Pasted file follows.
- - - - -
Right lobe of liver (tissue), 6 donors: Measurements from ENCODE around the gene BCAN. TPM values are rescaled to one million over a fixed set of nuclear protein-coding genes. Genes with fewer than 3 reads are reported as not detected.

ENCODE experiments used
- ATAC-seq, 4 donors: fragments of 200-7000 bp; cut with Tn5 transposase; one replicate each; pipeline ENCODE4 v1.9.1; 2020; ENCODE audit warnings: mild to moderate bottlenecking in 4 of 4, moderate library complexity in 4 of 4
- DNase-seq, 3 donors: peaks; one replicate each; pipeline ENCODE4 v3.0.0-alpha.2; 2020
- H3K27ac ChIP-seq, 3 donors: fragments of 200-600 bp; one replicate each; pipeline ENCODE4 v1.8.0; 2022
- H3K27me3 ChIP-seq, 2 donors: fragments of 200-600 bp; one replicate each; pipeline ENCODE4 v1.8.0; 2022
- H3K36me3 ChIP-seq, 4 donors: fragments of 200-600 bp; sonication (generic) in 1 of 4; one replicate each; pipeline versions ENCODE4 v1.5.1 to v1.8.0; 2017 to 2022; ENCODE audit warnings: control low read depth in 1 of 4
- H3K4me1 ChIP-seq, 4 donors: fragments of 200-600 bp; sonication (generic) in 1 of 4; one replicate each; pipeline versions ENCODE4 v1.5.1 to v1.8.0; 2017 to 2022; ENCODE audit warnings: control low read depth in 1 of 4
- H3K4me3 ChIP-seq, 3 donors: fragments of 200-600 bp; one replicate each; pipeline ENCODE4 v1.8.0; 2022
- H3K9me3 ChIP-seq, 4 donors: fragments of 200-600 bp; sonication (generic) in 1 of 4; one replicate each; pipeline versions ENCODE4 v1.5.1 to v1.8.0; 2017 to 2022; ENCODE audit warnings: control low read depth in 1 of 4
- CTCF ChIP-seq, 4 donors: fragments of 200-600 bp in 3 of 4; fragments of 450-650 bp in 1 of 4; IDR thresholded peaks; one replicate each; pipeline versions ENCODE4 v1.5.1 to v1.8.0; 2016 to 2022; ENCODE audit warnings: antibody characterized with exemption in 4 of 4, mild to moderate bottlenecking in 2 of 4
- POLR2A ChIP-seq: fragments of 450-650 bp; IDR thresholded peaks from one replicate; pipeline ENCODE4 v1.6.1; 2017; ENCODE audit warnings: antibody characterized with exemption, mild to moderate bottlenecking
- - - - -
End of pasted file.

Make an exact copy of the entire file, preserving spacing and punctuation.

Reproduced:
Right lobe of liver (tissue), 6 donors: Measurements from ENCODE around the gene BCAN. TPM values are rescaled to one million over a fixed set of nuclear protein-coding genes. Genes with fewer than 3 reads are reported as not detected.

ENCODE experiments used
- ATAC-seq, 4 donors: fragments of 200-7000 bp; cut with Tn5 transposase; one replicate each; pipeline ENCODE4 v1.9.1; 2020; ENCODE audit warnings: mild to moderate bottlenecking in 4 of 4, moderate library complexity in 4 of 4
- DNase-seq, 3 donors: peaks; one replicate each; pipeline ENCODE4 v3.0.0-alpha.2; 2020
- H3K27ac ChIP-seq, 3 donors: fragments of 200-600 bp; one replicate each; pipeline ENCODE4 v1.8.0; 2022
- H3K27me3 ChIP-seq, 2 donors: fragments of 200-600 bp; one replicate each; pipeline ENCODE4 v1.8.0; 2022
- H3K36me3 ChIP-seq, 4 donors: fragments of 200-600 bp; sonication (generic) in 1 of 4; one replicate each; pipeline versions ENCODE4 v1.5.1 to v1.8.0; 2017 to 2022; ENCODE audit warnings: control low read depth in 1 of 4
- H3K4me1 ChIP-seq, 4 donors: fragments of 200-600 bp; sonication (generic) in 1 of 4; one replicate each; pipeline versions ENCODE4 v1.5.1 to v1.8.0; 2017 to 2022; ENCODE audit warnings: control low read depth in 1 of 4
- H3K4me3 ChIP-seq, 3 donors: fragments of 200-600 bp; one replicate each; pipeline ENCODE4 v1.8.0; 2022
- H3K9me3 ChIP-seq, 4 donors: fragments of 200-600 bp; sonication (generic) in 1 of 4; one replicate each; pipeline versions ENCODE4 v1.5.1 to v1.8.0; 2017 to 2022; ENCODE audit warnings: control low read depth in 1 of 4
- CTCF ChIP-seq, 4 donors: fragments of 200-600 bp in 3 of 4; fragments of 450-650 bp in 1 of 4; IDR thresholded peaks; one replicate each; pipeline versions ENCODE4 v1.5.1 to v1.8.0; 2016 to 2022; ENCODE audit warnings: antibody characterized with exemption in 4 of 4, mild to moderate bottlenecking in 2 of 4
- POLR2A ChIP-seq: fragments of 450-650 bp; IDR thresholded peaks from one replicate; pipeline ENCODE4 v1.6.1; 2017; ENCODE audit warnings: antibody characterized with exemption, mild to moderate bottlenecking